Since the accounts are discretionary – their holders don’t have control over specific trades – the buying and selling takes place without the account holder knowing about the specific activity. The accounts are offered after the IPO is complete, so – according to a CEO who has such an account – executives and company officers don’t trade their own stock.

“It’s nothing more than letting key people in on what they thought was a built-in IPO market,” said the CEO, who is a Friend of Frank. “They invite you to Aspen, too,” said the CEO. “There’s plenty of little bennies they throw out there. They’re in the client-happiness business.”

There doesn’t seem to be any agreement across the industry about whether such accounts – which could be interpreted as incentives for a CEO or other corporate officer to continue a banking relationship – are a violation of the law or of SEC regulations. Goldman Sachs, the largest IPO underwriter in Silicon Valley, is said not to engage in the practice. Morgan Stanley, also a big player in high-tech IPOs – and the bank where Quattrone once worked – is said to have engaged in the practice intermittently over the last few years. Spokesmen at both of those banks did not have specific knowledge of their banks’ policies or practices.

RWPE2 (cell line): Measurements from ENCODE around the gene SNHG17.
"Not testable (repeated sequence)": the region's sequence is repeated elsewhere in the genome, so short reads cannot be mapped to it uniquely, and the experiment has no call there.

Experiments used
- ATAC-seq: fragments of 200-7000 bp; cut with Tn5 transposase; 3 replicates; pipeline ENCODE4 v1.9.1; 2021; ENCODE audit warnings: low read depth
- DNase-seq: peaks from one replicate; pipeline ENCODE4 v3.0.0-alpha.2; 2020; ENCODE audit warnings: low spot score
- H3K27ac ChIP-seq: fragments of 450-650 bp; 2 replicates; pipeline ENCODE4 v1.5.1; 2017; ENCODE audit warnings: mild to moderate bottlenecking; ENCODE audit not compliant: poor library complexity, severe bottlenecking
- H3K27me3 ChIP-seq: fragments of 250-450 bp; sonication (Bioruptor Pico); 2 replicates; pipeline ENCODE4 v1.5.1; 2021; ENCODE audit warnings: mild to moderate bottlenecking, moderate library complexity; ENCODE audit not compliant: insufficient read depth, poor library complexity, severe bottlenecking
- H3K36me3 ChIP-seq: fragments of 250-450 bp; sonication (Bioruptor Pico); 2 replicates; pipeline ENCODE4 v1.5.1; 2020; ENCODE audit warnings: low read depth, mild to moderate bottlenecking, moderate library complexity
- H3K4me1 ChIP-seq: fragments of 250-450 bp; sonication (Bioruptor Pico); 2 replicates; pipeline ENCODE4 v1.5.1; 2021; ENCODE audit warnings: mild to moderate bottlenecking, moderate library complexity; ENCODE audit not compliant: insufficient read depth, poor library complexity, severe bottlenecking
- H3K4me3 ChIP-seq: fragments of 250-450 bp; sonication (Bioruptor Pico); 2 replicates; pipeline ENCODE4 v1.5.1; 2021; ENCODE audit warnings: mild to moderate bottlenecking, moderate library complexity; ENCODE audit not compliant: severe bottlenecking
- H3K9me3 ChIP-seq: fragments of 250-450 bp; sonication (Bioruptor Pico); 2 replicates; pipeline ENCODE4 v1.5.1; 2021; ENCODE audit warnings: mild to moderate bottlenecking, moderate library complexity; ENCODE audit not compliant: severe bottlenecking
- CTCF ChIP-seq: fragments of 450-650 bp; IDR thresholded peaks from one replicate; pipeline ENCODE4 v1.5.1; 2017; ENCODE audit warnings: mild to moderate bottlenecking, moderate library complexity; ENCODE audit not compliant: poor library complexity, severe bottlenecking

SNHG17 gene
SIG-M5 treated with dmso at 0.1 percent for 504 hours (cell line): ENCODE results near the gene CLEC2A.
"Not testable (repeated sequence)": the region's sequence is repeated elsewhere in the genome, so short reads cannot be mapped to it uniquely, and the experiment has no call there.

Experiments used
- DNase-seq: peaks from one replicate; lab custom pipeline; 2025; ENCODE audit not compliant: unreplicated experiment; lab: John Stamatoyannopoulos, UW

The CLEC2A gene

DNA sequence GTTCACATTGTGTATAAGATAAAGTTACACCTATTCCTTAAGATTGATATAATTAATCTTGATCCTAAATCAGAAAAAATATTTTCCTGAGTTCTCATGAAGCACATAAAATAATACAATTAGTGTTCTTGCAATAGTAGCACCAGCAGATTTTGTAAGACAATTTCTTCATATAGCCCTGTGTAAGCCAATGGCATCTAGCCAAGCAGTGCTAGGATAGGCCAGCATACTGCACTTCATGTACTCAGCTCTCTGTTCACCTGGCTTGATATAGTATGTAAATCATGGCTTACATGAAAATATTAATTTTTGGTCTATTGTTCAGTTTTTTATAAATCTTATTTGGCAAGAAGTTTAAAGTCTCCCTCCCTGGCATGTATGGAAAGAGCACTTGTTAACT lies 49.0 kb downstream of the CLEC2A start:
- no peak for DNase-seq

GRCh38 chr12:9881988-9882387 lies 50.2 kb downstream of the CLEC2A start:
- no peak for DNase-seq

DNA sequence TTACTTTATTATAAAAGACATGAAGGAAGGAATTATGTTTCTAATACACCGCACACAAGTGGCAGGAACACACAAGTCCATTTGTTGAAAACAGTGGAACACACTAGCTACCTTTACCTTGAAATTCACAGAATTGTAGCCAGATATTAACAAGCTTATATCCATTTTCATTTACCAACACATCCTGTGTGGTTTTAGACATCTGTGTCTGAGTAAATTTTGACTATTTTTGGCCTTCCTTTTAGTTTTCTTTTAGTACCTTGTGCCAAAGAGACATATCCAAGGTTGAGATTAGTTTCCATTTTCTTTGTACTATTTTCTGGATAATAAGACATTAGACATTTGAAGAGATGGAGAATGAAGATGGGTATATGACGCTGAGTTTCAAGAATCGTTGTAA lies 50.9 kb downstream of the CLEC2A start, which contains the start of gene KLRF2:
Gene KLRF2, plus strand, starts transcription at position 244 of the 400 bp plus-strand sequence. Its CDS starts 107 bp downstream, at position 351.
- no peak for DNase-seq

CSFB defended the accounts. In a statement, a spokesperson for the bank said: “These accounts are entirely appropriate and consistent with industry practice.”

The Securities and Exchange Commission and a federal grand jury in New York are investigating CSFB’s treatment of various IPOs, and the commissions paid and allocations made on offerings including VA Linux. The U.S. Attorney’s office declined to comment on its investigations as did an SEC spokesman.

The Friends of Frank accounts have raised eyebrows with those who aren’t in the regulation business. “I’m not sure it was right,” said one CEO who declined to open such an account. “You’re building churn into your stock. You were doing no favors for anybody.”

Given the closed nature of the Friends of Frank accounts – a small group of CEOs and other well-connected Silicon Valley movers and shakers – it’s easy to see how the accounts could end up serving that end. Individual CEOs don’t trade their own stock, but, through CSFB’s trading desk, they could be buying and selling the stock of their compatriots at other newly public Silicon Valley companies.